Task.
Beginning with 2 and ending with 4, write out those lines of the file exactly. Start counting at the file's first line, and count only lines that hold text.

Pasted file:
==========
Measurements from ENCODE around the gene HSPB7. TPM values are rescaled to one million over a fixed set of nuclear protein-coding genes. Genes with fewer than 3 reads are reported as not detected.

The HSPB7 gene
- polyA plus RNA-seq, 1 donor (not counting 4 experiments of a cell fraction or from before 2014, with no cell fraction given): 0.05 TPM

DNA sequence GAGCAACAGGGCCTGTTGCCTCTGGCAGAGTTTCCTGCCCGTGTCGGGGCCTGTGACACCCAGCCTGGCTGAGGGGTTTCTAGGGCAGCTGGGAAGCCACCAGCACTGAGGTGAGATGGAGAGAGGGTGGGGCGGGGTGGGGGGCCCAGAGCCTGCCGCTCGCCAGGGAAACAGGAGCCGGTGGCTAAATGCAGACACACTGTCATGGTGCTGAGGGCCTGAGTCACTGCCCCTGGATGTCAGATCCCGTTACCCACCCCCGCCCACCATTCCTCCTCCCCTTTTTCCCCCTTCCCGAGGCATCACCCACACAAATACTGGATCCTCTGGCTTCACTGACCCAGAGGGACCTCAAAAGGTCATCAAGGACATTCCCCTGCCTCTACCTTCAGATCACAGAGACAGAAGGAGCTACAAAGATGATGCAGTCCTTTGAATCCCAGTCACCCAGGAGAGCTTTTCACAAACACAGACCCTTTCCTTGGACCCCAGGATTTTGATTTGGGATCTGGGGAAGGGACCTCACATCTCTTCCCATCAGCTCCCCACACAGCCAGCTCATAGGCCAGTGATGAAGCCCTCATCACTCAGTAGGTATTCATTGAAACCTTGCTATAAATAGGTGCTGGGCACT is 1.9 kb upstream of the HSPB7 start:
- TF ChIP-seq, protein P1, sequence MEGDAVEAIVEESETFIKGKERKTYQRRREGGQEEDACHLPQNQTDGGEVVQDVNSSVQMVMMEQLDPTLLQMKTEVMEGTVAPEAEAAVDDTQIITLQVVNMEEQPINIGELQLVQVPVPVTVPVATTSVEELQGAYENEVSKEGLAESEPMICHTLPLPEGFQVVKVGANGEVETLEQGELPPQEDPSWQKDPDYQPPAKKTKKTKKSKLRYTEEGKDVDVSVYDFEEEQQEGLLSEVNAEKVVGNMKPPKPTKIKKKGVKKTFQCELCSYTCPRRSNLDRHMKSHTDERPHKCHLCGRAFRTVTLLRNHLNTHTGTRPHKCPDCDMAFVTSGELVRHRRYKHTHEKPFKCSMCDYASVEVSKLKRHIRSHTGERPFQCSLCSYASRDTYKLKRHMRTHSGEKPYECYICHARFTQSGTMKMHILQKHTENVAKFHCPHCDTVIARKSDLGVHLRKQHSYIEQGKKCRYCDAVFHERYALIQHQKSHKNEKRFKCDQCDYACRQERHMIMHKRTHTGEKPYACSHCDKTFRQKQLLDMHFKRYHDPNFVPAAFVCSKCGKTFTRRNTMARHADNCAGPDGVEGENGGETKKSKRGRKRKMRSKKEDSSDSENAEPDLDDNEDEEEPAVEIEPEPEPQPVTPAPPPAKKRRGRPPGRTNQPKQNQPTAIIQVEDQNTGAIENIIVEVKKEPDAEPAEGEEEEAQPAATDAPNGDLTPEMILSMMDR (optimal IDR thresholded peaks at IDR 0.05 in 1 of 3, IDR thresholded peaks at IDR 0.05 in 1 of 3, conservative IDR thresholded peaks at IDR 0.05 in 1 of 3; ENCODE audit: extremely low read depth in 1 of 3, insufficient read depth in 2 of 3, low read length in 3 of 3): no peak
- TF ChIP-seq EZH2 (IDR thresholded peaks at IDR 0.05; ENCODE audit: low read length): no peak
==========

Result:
The HSPB7 gene
- polyA plus RNA-seq, 1 donor (not counting 4 experiments of a cell fraction or from before 2014, with no cell fraction given): 0.05 TPM

DNA sequence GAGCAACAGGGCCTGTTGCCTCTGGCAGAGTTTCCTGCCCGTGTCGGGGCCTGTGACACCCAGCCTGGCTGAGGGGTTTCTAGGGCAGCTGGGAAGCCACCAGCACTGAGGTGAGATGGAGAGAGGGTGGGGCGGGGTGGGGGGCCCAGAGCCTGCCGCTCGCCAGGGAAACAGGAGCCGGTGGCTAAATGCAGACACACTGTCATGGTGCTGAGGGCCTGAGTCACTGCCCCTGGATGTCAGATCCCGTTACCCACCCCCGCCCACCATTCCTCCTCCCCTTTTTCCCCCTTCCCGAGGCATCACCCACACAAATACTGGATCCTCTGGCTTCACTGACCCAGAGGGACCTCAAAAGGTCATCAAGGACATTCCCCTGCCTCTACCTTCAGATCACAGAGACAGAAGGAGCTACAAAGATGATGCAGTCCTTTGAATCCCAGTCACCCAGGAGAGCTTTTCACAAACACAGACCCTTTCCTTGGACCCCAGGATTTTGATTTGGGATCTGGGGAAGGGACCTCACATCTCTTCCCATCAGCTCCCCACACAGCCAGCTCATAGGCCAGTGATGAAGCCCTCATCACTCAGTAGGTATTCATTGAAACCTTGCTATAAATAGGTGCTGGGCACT is 1.9 kb upstream of the HSPB7 start: